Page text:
Owning It: The Power of Admitting Your Mistakes

By disclosing clinical mistakes and dealing with the consequences and emotions that result, veterinary professionals can gain greater resilience and reduce burnout and depression.
Tad Coles, DVM, CCFP, MRSS-P
Published: July 03, 2018

The prevalence of medical mistakes resulting in harm to patients is high. In fact, each year more than 250,000 deaths in U.S. hospitals are attributed to medical errors.1 If this figure included diagnostic errors, the number of prevent- able deaths would rise to approximately 400,000 annually.Related surveys on the topic have also revealed that 83 to 92 percent of physicians have made a mistake in their career that resulted in a near miss (NM), adverse event or serious error.3,4 Most recently, a 2018 survey study from the Veterinary Information Network (VIN) found that 74 percent of veterinarians had been involved in at least one NM or harmful medical error within the previous year.5

Nearly all veterinarians know what it feels like to make an unfortunate error. After all, we’re human. Take some comfort in knowing that you’re not alone, but also recognize that there are steps you can take to significantly decrease the lasting ramifications of medical errors for your patients, your clients and you.


The Personal Fallout From Medical Errors

While many more studies have been published on the impact of medical errors on human health care providers, the effects are similar, if not identical, for veterinary professionals. The emotional impact on these individuals — who are considered secondary victims — is remarkable.6 Even though both human and veterinary health care professionals understand intellectually that serious mistakes happen, they routinely believe that errors can be prevented if correct procedures are followed. It should come as no surprise, then, that health care workers involved with a medical error or NM feel:
  • Puzzled and shocked
  • Fearful of discipline, litigation and loss of reputation
  • Guilty and angry at themselves
  • Anxious in general or specifically about making future errors
  • Distressed
  • Less satisfied with their jobs
  • Less confident in their abilities
  • Burned out

In my experience dealing with these emotions following a medical mistake, the symptoms are worse when I keep the error to myself. I’ve found that discussing my feelings provides quite a bit of relief, so I purposefully maintain a group of fellow practitioners on whom I can call in times of need.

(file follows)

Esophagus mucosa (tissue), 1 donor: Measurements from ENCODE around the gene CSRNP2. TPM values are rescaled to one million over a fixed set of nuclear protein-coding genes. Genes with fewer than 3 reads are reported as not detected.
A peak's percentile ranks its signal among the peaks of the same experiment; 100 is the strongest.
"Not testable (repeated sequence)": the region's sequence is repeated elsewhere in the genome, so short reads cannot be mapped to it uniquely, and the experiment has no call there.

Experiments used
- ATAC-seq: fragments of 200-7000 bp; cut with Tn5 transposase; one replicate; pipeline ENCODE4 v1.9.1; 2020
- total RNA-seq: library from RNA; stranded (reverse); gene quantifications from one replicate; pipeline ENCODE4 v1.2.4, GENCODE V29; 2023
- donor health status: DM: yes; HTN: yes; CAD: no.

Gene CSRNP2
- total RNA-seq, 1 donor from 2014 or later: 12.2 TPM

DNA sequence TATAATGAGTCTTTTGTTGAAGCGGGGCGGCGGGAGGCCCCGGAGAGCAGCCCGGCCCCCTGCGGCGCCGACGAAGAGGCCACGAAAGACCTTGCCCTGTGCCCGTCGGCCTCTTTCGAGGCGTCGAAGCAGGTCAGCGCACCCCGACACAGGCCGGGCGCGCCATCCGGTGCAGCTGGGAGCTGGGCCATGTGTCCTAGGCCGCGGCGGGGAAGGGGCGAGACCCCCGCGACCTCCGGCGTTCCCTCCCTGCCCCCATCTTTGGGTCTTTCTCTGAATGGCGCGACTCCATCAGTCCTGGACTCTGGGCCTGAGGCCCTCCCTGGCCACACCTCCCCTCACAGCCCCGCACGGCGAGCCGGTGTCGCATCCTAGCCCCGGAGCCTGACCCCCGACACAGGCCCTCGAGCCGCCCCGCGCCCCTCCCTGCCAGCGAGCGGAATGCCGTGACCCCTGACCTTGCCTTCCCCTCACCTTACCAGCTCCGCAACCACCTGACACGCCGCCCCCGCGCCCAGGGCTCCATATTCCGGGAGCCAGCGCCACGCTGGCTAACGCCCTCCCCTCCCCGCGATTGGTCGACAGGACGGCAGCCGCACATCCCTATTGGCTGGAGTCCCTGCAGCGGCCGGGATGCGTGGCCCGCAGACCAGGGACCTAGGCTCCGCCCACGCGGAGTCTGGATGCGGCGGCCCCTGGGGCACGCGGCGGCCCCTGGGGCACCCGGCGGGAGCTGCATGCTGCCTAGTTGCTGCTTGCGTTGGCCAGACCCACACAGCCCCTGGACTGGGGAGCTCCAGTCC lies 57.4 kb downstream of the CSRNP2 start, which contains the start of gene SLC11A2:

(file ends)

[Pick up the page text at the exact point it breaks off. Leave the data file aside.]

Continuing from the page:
Even if you don’t currently have a close-knit group you can turn to, a number of industry-wide outlets have been established to help combat the guilt and distress associated with making medical errors:
  • VIN’s Venting Over a Venti is an online forum that provides members with an outlet to discuss their experiences and share ideas.
  • Not One More Vet is a Facebook forum where veterinarians can solicit feedback anonymously from colleagues, which can be especially beneficial while the event is unfolding.
  • The Veterinary Confessionals Project is a website that allows users to submit career-related thoughts and secrets on any topic.

Dilemmas Related to Disclosure

Social psychologist Christina Maslach, PhD, who is well known for her research on occupational burnout, famously identified six areas of mismatch between people and their jobs that lead to burnout.7 Three of these — lack of control, absence of fairness and conflict in values — may be triggered by lack of disclosure to colleagues and/or clients. Moral distress, or knowing what to do in an ethical situation but not being allowed to do it, may also play a role.

Disclosure StatisticsThink about when a harmful mistake is acknowledged by the team but not shared with the client. How do those team members who are not in control of making that disclosure decision feel?

“I believe moral distress is one result of making a mistake or having an NM,” said Laurie Fonken, PhD, LPC, director of veterinary health and wellness programs at Colorado State University’s College of Veterinary Medicine & Biomedical Sciences (CVMBS). “For the veterinarian involved in these situations, there is a process of determining how to communicate about the situation and how to follow up. An observer of a mistake or NM may also experience moral distress, as they might not have control over how it is handled.”

This year’s VIN survey study revealed that veterinarians disclose to their colleagues, family and friends 83 percent of NMs and 92 percent of medical errors that result in harm (Table). They report 66 percent of NMs and 81 percent of harmful medical errors to their supervisor, most commonly because it is ethically the right thing to do. Finally, veterinarians report 40 percent of NMs and 77 percent of harmful medical errors to clients. The survey’s respondents relayed that when they fail to report mistakes to their supervisors or clients, it’s usually because they fear confrontation, upsetting their supervisors and losing clients.5

Regina Schoenfeld-Tacher, PhD, one of the study’s authors,5 said, “Our research supported the hypothesis that NMs and harmful medical errors are not rare occurrences. They appear to result in both short- and long-term negative effects for a significant number of veterinarians. For many veterinarians, NMs and harmful medical errors lead to a diminished sense of job satisfaction and lower self-confidence. Clearly, this area warrants attention in the form of support systems and training to help veterinarians who have encountered these events.”

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